Dynamic programming is a technique that can yield relatively efficient solutions to computational problems in economics, genomic analysis, and other fields. But adapting it to computer chips with multiple "cores," or processing units, requires a level of programming expertise that few economists and biologists have.
Researchers from MIT's Computer Science and Artificial Intelligence Laboratory (CSAIL) and Stony Brook University aim to change that, with a new system that allows users to describe what they want their programs to do in very general terms. It then automatically produces versions of those programs that are optimized to run on multicore chips. It also guarantees that the new versions will yield exactly the same results that the single-core versions would, albeit much faster.
In experiments, the researchers used the system to "parallelize" several algorithms that used dynamic programming, splitting them up so that they would run on multicore chips. The resulting programs were between three and 11 times as fast as those produced by earlier techniques for automatic parallelization, and they were generally as efficient as those that were hand-parallelized by computer scientists.
The researchers presented their new system last week at the Association for Computing Machinery's conference on Systems, Programming, Languages and Applications: Software for Humanity.
Dynamic programming offers exponential speedups on a certain class of problems because it stores and reuses the results of computations, rather than recomputing them every time they're required.
"But you need more memory, because you store the results of intermediate computations," says Shachar Itzhaky, first author on the new paper and a postdoc in the group of Armando Solar-Lezama, an associate professor of electrical engineering and computer science at MIT. "When you come to implement it, you realize that you don't get as much speedup as you thought you would, because the memory is slow. When you store and fetch, of course, it's still faster than redoing the computation, but it's not as fast as it could have been."
Computer scientists avoid this problem by reordering computations so that those requiring a particular stored value are executed in sequence, minimizing the number of times that the value has to be recalled from memory. That's relatively easy to do with a single-core computer, but with multicore computers, when multiple cores are sharing data stored at multiple locations, memory management become much more complex. A hand-optimized, parallel version of a dynamic-programming algorithm is typically 10 times as long as the single-core version, and the individual lines of code are more complex, to boot.
The CSAIL researchers' new system -- dubbed Bellmania, after Richard Bellman, the applied mathematician who pioneered dynamic programming -- adopts a parallelization strategy called recursive divide-and-conquer. Suppose that the task of a parallel algorithm is to perform a sequence of computations on a grid of numbers, known as a matrix. Its first task might be to divide the grid into four parts, each to be processed separately.
But then it might divide each of those four parts into four parts, and each of those into another four parts, and so on. Because this approach -- recursion -- involves breaking a problem into smaller subproblems, it naturally lends itself to parallelization.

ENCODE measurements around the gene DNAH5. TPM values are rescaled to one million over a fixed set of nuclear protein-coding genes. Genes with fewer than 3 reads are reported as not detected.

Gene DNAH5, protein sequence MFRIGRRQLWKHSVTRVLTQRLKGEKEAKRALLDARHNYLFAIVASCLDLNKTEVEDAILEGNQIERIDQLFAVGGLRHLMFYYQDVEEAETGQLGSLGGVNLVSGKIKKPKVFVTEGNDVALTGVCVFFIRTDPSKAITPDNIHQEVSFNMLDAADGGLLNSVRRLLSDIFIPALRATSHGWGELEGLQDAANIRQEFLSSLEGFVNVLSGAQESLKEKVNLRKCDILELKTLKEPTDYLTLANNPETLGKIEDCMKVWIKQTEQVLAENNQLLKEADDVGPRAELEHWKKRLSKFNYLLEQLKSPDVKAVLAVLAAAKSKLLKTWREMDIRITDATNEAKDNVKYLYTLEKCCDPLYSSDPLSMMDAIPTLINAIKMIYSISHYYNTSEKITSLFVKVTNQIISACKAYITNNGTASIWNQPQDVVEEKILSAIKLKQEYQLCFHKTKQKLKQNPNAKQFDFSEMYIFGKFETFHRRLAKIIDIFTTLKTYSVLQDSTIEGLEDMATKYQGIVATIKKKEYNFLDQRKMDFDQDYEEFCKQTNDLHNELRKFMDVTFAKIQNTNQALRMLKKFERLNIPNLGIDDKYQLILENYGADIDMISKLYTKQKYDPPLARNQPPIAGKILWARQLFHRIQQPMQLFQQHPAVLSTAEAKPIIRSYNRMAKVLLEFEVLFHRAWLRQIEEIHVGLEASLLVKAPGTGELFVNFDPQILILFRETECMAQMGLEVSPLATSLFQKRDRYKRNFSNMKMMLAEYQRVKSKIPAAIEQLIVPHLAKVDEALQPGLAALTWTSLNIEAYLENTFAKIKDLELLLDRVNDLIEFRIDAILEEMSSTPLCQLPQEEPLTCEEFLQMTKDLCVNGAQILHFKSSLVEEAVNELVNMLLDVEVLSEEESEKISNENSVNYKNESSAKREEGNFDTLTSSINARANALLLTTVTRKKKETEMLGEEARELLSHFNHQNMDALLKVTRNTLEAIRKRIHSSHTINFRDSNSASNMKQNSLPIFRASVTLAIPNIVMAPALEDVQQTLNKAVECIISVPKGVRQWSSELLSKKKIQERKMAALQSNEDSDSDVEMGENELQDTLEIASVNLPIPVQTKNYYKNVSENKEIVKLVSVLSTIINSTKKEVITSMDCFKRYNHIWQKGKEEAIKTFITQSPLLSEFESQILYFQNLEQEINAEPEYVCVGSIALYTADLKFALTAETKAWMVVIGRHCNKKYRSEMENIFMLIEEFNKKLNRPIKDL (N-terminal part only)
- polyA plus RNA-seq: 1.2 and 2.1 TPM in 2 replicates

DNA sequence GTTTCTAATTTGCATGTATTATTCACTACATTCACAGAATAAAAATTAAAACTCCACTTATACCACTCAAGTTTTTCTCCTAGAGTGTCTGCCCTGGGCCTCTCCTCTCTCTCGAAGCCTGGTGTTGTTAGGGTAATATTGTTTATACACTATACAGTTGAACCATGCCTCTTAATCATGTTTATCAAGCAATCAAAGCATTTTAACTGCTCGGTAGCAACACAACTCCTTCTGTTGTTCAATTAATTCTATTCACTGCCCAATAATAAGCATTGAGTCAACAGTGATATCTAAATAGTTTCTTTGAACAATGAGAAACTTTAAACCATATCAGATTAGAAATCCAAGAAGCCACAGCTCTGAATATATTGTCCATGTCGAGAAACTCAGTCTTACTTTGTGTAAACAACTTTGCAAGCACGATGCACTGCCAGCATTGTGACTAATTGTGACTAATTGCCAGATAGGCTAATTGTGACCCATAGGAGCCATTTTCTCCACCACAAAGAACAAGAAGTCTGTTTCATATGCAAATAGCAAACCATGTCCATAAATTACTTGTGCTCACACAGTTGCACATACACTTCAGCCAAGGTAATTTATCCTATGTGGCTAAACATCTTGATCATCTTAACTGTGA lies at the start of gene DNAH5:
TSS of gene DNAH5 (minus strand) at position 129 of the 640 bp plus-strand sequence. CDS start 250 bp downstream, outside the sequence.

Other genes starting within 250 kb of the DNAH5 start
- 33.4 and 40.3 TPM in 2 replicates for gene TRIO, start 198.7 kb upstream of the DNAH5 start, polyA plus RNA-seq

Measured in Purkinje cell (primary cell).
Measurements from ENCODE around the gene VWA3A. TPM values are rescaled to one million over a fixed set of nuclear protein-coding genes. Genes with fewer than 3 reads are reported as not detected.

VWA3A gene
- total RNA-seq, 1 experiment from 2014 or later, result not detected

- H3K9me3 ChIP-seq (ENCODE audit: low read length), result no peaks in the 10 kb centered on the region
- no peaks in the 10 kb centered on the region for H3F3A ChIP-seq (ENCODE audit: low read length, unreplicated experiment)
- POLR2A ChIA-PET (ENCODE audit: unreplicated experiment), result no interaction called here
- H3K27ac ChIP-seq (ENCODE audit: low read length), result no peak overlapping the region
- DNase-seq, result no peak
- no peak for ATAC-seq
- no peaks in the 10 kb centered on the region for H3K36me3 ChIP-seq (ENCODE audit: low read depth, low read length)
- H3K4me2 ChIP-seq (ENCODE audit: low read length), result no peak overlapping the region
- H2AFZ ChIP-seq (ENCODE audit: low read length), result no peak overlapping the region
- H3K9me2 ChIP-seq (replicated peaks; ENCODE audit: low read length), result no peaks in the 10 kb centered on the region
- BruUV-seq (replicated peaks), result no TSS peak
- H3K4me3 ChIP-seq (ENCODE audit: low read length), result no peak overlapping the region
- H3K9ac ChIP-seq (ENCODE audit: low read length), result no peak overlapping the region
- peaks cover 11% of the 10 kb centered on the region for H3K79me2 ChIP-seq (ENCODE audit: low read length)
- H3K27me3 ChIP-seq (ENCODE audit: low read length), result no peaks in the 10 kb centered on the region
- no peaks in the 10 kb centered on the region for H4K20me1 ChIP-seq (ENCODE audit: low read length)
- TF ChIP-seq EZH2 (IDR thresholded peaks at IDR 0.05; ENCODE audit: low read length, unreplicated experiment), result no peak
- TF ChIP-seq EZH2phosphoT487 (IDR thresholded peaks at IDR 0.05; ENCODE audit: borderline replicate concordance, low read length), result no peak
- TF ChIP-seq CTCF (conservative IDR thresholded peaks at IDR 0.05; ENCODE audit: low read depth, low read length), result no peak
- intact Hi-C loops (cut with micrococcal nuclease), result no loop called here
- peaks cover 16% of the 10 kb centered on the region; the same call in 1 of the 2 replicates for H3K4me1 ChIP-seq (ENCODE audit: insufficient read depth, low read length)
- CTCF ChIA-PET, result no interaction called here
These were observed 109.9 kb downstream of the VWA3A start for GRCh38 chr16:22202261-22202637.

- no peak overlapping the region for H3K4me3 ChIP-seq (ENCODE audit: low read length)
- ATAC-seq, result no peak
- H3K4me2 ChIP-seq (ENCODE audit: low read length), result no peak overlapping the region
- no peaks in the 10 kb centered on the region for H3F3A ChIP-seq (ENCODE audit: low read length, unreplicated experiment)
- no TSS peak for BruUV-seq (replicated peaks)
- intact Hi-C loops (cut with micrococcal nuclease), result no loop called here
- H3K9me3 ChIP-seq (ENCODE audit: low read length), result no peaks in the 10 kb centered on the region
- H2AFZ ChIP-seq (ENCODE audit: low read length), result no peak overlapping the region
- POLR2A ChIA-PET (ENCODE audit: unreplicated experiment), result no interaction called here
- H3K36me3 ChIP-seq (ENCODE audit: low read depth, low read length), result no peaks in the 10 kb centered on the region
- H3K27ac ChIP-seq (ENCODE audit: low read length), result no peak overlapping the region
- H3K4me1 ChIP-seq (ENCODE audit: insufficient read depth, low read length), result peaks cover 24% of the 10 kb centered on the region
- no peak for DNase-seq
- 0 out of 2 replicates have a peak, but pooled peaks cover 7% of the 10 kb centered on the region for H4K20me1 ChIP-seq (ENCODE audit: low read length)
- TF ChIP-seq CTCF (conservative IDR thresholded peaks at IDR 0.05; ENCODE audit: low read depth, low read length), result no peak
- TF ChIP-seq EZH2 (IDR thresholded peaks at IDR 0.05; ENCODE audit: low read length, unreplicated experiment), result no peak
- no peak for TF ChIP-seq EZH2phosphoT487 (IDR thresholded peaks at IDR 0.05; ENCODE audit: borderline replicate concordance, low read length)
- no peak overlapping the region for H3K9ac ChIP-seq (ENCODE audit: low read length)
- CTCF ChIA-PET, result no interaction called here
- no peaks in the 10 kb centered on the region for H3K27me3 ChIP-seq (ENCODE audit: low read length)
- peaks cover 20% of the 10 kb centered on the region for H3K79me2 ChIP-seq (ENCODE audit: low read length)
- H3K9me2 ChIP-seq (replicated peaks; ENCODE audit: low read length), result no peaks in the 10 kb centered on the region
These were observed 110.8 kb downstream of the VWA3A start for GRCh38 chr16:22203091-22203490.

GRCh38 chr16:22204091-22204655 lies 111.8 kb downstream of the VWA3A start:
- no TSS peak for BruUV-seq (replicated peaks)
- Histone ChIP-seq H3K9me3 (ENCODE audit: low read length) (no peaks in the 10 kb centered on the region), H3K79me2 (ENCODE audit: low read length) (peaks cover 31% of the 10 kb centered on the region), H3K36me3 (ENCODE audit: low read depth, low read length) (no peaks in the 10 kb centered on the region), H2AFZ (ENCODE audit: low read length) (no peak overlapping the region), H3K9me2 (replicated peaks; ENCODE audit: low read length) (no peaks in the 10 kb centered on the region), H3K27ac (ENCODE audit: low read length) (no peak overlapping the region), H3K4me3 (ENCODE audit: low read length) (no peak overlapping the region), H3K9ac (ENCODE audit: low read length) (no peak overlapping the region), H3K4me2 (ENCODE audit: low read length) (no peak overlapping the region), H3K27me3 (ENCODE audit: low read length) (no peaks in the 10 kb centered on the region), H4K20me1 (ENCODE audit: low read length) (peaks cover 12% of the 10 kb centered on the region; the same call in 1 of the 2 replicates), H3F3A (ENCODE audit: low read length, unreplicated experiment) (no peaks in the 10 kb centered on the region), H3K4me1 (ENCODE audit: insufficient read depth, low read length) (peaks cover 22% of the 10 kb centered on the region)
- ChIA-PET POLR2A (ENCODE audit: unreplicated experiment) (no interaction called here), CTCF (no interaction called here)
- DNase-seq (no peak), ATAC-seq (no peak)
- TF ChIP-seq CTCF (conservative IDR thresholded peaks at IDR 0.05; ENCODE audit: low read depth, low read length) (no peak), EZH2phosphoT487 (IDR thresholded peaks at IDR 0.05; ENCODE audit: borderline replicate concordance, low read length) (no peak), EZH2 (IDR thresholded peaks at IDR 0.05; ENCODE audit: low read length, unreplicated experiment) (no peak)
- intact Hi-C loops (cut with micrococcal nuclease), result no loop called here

Joining Itzhaky on the new paper are Solar-Lezama; Charles Leiserson, the Edwin Sibley Webster Professor of Electrical Engineering and Computer Science; Rohit Singh and Kuat Yessenov, who were MIT both graduate students in electrical engineering and computer science when the work was done; Yongquan Lu, an MIT undergraduate who participated in the project through MIT's Undergraduate Research Opportunities Program; and Rezaul Chowdhury, an assistant professor of computer science at Stony Brook, who was formerly a research affiliate in Leiserson's group.
Leiserson's group specializes in divide-and-conquer parallelization techniques; Solar-Lezama's specializes in program synthesis, or automatically generating code from high-level specifications. With Bellmania, the user simply has to describe the first step of the process -- the division of the matrix and the procedures to be applied to the resulting segments. Bellmania then determines how to continue subdividing the problem so as to use memory efficiently.
At each level of recursion -- with each successively smaller subdivision of the matrix -- a program generated by Bellmania will typically perform some operation on some segment of the matrix and farm the rest out to subroutines, which can be performed in parallel. Each of those subroutines, in turn, will perform some operation on some segment of the data and farm the rest out to further subroutines, and so on.
Bellmania determines how much data should be processed at each level and which subroutines should handle the rest. "The goal is to arrange the memory accesses such that when you read a cell [of the matrix], you do as much computation as you can with it, so that you will not have to read it again later," Itzhaky says.
Finding the optimal division of tasks requires canvassing a wide range of possibilities. Solar-Lezama's group has developed a suite of tools to make that type of search more efficient; even so, Bellmania takes about 15 minutes to parallelize a typical dynamic-programming algorithm. That's still much faster than a human programmer could perform the same task, however. And the result is guaranteed to be correct; hand-optimized code is so complex that it's easy for errors to creep in.